After reading Lisa Wade’s American Hookup, which I reviewed here, I found myself wondering if young adults who do not attend college navigate the “fog” of hookup culture that Wade’s students describe. After reviewing the interviews my husband, David, and I did with 75 non-college educated young adults in southwestern Ohio, I think that the answer is both yes—and no.
On the one hand, one-third of our sample reported having sex outside of a relationship. They sometimes said things like, “I don’t think there’s anything wrong with that—we’re sexual people, everybody is…. As long as the people are consenting and know where they’re at in the relationship, it’s fine.” Or “people are gonna have one-night-stands and stuff like that, and I think that's just part of growing up.” Or as Jessica, the waitress whom I wrote about here, said,
Sex is sex, regardless of who it’s with. You can make it mean something if you want it to mean something, but other than that if you just want it to be a f***--excuse my language—then it’s not gonna mean anything, and you don’t have to call that person the next day.
Others, like Stephanie, a single mother of two, reported that when she started online dating, she felt a lot of pressure to hook up. She’d regularly get messages from guys asking to have sex, and she eventually decided to delete her email account because her inbox was flooded with hundreds of such messages.
On the other hand, these young adults are not part of a “total institution” like students at a four-year college. As Wade points out, the nature of college as a total institution means that it is difficult for students to escape the dominant culture on campus, and she reports that two-thirds of college students participate in hookup culture. (“Hookup” is an intentionally ambiguous term that can refer to anything from a making out to actual intercourse, so this number does not easily compare with the one-third figure I mention above.) Campus conversations and friendships revolve around the hearsay of hooking up, and to opt out is to risk feeling marginalized. The only students Wade spoke with who did not feel enveloped by hookup culture were those at commuter colleges.
It’s also interesting to note that the vocabulary of “hooking up” did not surface much in our interviews with working-class young adults, even though asking about sexual experiences and attitudes was a significant part of our interviews. Young adults not on the college scene more often described uncommitted sex as “friends with benefits” or a “one night stand.”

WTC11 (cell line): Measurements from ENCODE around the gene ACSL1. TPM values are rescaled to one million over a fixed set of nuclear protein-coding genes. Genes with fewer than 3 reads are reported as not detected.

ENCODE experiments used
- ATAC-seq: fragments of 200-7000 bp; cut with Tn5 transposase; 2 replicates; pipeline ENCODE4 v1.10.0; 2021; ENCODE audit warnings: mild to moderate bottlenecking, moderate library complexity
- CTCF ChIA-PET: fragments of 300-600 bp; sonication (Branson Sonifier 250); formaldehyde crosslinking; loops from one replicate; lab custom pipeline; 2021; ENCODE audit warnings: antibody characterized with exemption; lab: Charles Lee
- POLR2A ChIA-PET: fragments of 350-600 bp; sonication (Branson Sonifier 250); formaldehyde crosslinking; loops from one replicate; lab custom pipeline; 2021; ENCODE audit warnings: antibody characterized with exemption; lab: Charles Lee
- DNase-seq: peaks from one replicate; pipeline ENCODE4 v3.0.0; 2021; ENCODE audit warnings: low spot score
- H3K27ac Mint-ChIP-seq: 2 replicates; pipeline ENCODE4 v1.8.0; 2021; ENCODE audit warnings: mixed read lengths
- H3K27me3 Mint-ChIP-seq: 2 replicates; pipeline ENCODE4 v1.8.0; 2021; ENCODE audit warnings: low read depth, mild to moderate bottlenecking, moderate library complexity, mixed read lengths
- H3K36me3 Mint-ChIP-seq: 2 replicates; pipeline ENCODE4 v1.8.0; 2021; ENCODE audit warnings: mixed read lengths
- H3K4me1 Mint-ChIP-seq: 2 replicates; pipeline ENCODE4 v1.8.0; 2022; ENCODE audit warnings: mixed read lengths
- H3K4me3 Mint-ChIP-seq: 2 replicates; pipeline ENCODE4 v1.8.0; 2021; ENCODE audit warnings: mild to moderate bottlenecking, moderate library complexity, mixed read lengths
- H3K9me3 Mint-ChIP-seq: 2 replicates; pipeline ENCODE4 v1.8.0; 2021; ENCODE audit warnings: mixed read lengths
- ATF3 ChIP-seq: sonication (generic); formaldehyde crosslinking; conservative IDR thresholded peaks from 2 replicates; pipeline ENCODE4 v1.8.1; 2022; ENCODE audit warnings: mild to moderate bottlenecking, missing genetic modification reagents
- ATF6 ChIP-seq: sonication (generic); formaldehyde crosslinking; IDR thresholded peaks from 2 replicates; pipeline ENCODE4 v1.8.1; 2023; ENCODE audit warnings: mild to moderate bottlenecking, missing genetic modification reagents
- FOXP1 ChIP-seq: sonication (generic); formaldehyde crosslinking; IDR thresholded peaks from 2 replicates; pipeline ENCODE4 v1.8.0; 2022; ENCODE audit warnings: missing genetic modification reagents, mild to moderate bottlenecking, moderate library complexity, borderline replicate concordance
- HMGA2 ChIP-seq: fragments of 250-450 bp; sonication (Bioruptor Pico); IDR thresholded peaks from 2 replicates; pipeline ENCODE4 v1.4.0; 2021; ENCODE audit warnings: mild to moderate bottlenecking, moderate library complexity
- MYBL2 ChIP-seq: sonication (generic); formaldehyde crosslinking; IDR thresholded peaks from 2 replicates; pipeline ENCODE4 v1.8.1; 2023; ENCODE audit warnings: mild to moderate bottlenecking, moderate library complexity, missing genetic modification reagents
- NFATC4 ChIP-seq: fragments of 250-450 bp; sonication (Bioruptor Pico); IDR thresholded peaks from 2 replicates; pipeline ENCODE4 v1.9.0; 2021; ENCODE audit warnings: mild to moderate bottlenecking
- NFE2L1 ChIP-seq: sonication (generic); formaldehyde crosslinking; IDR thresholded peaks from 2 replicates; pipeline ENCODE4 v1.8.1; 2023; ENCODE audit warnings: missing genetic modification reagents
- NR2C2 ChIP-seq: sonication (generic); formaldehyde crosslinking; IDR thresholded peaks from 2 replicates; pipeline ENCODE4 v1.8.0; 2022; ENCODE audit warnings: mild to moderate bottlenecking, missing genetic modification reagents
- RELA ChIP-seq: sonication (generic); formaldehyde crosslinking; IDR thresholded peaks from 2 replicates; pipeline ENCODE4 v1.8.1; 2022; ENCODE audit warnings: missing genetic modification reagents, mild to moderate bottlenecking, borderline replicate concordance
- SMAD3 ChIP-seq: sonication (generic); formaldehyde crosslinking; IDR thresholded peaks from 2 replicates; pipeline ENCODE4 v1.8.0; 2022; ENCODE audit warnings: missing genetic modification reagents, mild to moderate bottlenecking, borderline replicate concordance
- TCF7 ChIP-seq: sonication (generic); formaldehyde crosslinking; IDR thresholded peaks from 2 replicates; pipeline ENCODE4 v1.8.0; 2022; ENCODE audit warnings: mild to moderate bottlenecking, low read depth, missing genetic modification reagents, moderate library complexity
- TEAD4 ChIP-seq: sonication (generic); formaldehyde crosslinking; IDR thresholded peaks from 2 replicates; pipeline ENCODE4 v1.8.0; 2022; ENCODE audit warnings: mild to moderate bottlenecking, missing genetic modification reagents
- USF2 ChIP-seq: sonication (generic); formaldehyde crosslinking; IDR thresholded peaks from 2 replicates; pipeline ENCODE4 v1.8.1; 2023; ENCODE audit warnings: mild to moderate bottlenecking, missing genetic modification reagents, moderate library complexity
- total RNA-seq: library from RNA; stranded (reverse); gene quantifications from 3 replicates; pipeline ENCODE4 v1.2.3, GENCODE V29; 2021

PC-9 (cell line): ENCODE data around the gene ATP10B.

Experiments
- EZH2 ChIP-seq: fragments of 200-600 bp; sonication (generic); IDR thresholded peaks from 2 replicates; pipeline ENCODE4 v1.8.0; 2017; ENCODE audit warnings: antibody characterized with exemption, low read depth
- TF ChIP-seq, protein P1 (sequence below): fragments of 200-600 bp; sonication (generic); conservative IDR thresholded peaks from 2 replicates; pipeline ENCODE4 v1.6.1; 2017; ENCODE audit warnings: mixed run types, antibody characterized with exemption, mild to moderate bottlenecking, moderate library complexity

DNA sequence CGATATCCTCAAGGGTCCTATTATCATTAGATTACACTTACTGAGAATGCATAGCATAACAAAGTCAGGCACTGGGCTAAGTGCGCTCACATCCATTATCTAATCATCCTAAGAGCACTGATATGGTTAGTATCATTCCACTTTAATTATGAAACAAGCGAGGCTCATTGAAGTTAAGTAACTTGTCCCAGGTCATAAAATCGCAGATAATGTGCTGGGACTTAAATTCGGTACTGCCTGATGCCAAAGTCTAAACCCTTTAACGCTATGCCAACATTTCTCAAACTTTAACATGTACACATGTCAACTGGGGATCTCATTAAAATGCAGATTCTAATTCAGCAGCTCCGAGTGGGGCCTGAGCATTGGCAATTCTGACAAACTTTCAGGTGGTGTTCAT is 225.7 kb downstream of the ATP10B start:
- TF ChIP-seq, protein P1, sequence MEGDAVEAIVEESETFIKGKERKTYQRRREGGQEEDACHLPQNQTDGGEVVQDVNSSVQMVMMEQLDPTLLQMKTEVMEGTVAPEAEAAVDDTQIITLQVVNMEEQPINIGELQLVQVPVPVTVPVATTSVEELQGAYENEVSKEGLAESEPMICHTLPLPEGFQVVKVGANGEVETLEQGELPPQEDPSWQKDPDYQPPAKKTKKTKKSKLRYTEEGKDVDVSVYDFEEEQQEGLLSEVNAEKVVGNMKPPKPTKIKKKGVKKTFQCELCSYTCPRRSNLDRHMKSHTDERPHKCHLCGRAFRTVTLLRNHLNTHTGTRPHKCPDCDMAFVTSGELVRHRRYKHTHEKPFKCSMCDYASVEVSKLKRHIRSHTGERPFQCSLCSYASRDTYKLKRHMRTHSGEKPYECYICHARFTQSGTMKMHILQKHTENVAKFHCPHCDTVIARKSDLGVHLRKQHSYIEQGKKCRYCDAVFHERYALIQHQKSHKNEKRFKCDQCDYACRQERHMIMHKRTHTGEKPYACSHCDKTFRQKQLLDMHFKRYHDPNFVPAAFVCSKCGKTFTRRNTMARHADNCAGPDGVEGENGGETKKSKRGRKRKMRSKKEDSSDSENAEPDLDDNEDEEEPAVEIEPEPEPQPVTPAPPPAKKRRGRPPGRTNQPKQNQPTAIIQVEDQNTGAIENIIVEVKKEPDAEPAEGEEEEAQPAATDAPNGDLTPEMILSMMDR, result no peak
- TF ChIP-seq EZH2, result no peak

It’s possible that those non-college educated young adults who have had a foray into the world of higher education are the ones most likely to participate in hookup culture, even after they’ve dropped out of college. Of those we interviewed, several of the most enthusiastic about casual sex had attended a four-year college for some time.
The vocabulary of “hooking up” did not surface much in our interviews with working-class young adults.
Jessica studied psychology at a large state university, and it was there that she first had sex. “I racked up a few numbers while I was in college,” she says, “It’s kinda like a slutty thing, but I mean, it’s college, right? Whatever you’d like.” Jessica eventually dropped out because she was concerned by her growing drinking habit.
Mark, 29, also dropped out after attending a state school known for its party scene. Mark graduated high school in the top 10 percent of his class and became the first in his family to go to college, but flunked after a couple semesters because he partied too hard. He said that he wishes he “would’ve stayed close to home ‘stead of goin’ to school…. I feel like I would be in a lot different position right now if I’d a stayed close to home.”
Did these students, like those described in sociologist Elizabeth Armstrong and Laura Hamilton’s book, Paying for the Party, get the worst of all worlds—student debt, no degree, and a harmful sexual culture to boot? As Ross Douthat argued in the New York Times, is this largely “a story about the socioeconomic consequences of cultural permissiveness”?
Christa, a few years younger than Mark but from the same small town, credits her success in college to the fact that she stayed home, living with her parents. “I never moved on campus, so that kept me out of trouble 'cause I never did like get into the drinking scene or anything like that,” she told us. Some of Wade’s working-class students had similar stories.
It seems that for young adults who never go to college or who live at home while attending commuter colleges, though casual sex is common and a bar/club scene exists, there is another strong and competing script about sex. This script prizes sex as an expression of love and commitment and—whatever you think about its practical wisdom—values finding a spouse and starting a family over launching a career as the first adventure of adulthood.
This script is in the cultural air in the small town where I live. You can hear it in the country music blaring from a passing car’s speakers. It’s preached from the pulpits of the town’s 10 churches. The elderly who sit on their porches are witnesses to it, with their wedding rings and the golden anniversary knickknacks in their curio cabinets.